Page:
$P(A|B) = \frac{P(A \cap B)}{P(B)}$

Let’s reconsider an example

Example 1:
We roll a six-sided fair die. Let $E1$ be the event that the outcome is $3$. Let $E2$ be the event that the outcome is odd. Find $P(E1|E2)$.

Solution:

Note that the sample space(link) $S = \{1,2,3,4,5,6\}$ has six elements. Also, $E1=\{3\}$ and $E2 = \{1,3,5\}$ and $E1 \cap E2 = \{3\}$, hence $P(E2) = \frac36$ and $P(E1 \cap E2) = \frac16$. Therefore,

$P(E1|E2) = \frac{\frac16}{\frac36} = \frac13$.

### Conditional Probability and dependence

Now that we have the tool of conditional probability with us, we can easily define the concept of dependence mathematically. By definition, $A$ and $B$ are dependent if the occurrence of $B$ changes the probability of $A$, and similarly, the occurrence of $A$  affects the probability of $B$. Using the concept of conditional probability, we can write that $A$ AND $B$ are dependent if $P(A|B) \neq P(A)$ and $P(B|A) \neq P(B)$. The formula of conditional probability states that $P(A|B) = \frac{P(A \cap B)}{P(B)}$. Hence, if $P(A|B) \neq P(A)$, then

$P(A \cap B) = P(A|B)P(B) \neq P(A)P(B)$

Similarly, we can show that if $P(A \cap B) \neq P(A)P(B)$, then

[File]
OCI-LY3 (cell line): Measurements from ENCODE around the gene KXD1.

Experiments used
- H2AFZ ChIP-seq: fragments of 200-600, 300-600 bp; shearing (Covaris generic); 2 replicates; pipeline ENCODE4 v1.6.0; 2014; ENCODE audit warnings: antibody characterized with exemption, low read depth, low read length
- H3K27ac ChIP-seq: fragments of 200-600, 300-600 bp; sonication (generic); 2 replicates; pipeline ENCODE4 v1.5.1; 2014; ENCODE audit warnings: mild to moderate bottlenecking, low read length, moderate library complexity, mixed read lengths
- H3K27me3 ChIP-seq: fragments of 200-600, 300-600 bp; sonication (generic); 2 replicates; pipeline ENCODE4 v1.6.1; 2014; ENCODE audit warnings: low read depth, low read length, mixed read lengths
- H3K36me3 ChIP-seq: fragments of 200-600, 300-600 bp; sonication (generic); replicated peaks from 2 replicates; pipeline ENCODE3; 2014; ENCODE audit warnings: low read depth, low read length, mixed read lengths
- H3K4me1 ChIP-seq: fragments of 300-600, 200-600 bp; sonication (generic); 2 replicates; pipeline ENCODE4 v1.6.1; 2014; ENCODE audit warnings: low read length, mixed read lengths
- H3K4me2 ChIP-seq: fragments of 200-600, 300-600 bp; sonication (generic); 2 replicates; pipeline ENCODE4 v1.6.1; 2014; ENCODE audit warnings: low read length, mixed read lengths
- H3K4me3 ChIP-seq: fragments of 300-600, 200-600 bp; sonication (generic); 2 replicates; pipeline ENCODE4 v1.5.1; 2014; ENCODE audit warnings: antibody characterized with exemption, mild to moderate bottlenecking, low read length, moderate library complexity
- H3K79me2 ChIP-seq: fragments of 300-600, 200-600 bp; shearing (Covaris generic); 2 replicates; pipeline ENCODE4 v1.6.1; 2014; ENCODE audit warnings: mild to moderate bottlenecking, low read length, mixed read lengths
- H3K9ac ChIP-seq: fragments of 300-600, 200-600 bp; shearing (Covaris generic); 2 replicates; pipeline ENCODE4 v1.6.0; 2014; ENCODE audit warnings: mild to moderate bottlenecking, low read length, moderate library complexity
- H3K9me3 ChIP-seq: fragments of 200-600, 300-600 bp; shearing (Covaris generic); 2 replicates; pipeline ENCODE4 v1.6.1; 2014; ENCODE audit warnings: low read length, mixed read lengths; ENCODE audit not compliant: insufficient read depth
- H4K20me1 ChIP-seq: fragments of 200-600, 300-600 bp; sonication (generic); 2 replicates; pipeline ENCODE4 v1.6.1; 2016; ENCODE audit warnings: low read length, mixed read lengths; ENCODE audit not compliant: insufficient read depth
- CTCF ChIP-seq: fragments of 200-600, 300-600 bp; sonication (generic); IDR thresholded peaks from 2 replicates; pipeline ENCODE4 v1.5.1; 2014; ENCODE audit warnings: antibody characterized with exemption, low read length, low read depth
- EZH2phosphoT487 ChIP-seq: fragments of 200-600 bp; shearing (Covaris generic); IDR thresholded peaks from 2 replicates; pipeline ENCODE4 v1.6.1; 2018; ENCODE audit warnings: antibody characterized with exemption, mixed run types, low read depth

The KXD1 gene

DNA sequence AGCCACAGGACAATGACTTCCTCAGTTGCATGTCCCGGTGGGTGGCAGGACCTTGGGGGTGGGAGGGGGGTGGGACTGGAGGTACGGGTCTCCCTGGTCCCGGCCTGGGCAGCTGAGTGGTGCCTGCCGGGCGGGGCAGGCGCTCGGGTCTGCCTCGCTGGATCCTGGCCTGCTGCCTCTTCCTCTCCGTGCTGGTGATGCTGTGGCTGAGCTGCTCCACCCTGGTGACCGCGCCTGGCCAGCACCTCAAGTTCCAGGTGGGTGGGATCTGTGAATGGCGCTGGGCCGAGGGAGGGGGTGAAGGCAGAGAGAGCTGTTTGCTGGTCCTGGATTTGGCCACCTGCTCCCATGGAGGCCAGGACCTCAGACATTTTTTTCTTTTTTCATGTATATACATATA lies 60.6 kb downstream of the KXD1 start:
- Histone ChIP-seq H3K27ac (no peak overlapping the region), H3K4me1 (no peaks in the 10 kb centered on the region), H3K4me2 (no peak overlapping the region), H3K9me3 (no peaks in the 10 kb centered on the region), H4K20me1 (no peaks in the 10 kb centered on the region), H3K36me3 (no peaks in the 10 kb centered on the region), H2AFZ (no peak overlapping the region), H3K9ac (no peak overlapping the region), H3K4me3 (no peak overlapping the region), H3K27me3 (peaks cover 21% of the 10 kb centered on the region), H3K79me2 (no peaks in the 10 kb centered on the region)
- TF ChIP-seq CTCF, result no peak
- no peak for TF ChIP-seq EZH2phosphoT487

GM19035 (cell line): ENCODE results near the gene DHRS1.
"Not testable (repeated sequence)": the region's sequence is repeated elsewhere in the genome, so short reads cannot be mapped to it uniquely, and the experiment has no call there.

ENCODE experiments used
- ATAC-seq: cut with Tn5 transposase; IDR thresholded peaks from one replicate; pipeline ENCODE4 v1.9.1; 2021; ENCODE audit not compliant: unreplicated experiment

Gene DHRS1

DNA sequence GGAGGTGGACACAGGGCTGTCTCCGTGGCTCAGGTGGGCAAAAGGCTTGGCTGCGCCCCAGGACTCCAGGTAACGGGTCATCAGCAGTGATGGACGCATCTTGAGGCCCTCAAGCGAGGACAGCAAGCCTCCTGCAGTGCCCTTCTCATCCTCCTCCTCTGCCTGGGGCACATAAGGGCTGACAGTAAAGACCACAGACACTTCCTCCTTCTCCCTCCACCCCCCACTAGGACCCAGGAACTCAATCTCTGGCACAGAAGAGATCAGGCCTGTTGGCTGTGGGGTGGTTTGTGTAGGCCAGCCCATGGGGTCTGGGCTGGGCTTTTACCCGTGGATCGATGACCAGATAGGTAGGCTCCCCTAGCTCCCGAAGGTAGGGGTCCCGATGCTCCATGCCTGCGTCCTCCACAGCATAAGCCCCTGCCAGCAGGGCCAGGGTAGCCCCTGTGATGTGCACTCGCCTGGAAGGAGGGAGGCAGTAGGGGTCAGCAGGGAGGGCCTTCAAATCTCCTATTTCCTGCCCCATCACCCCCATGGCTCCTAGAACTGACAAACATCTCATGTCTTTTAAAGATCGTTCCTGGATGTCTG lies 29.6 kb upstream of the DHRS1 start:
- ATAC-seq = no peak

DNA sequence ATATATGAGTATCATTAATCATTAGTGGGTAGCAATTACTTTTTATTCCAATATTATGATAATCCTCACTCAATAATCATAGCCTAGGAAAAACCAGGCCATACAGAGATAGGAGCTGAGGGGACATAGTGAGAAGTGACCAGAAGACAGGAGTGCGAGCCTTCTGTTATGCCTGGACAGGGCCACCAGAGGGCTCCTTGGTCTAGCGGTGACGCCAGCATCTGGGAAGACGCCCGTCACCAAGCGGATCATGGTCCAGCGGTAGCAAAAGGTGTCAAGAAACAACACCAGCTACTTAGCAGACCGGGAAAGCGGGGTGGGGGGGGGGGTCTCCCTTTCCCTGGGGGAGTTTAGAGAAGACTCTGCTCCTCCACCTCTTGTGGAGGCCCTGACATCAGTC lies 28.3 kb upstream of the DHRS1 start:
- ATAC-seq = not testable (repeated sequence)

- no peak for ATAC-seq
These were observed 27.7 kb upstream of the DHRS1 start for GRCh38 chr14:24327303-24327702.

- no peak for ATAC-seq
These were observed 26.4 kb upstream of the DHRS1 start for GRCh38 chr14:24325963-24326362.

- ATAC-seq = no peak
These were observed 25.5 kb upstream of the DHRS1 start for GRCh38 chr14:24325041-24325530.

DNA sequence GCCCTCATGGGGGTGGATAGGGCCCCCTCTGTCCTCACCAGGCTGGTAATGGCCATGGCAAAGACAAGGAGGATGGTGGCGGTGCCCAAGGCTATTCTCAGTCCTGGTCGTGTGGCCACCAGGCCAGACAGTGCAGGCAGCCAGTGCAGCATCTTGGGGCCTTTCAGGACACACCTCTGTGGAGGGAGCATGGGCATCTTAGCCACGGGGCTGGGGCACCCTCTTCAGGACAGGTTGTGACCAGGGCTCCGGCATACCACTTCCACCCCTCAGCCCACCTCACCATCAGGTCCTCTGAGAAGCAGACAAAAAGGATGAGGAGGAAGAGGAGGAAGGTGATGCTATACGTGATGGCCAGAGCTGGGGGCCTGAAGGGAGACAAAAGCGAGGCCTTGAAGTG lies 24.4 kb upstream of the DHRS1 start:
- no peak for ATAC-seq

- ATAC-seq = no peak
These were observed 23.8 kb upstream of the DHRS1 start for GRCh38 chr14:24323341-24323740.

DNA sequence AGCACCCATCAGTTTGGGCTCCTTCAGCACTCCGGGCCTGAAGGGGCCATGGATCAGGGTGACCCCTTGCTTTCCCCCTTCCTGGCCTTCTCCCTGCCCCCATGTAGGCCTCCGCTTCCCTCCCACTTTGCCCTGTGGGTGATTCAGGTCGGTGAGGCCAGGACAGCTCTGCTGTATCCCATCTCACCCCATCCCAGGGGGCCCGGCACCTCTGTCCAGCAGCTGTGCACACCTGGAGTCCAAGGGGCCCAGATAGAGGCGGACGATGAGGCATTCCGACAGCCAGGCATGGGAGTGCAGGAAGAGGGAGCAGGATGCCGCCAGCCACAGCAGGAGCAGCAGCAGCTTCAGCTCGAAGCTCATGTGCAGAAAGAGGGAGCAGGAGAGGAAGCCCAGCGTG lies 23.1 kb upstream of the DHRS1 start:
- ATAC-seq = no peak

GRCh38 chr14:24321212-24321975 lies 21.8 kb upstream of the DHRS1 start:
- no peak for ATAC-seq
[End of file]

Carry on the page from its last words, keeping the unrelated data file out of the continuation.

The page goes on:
$P(B|A) \neq P(B)$

### Dependent Events Definition

Two events are said to be dependent if the occurrence of one event changes the probability of occurrence of the other event.

Mathematically, two events $A$ and $B$ are said to be independent if $P(A \cap B) \neq P(A)P(B)$.

## How to Solve Dependent Events

Let us consider an example to see how to solve dependent events using the above definition.

Example 2:
We toss a coin three times. Let $E1$ is the event that the first toss results in Heads. Let $E2$ is the event, the third toss is Tails, and let $E3$ is when we get an even number of tails.

1. Are $E1$ and $E2$ dependent events?
2. Are $E2$ and $E3$ dependent events?
3. Are $E3$ and $E1$ dependent events?

Solution:
The sample space of the experiment can be written as follows:
$S = \{HHH, HHT, HTH, THH, TTT, TTH, THT, HTT\}$.
The event $E1$ can be written as
$E1 = \{HHH, HHT, HTH, HTT\}$,

$E2$ can be written as

$E2 = \{HHT, TTT, THT, HTT\}$

and $E3$ is written as

$E3 = \{TTH, THT, HTT\}$

There are $8$ elements in the sample space and $4$ elements in $E1$, $4$ in $E2$ and $3$ in $E3$. Since all elements are equally likely, hence

$P(E1) = \frac48 = \frac12$
$P(E2) = \frac48 = \frac12$
$P(E1) = \frac38$

1)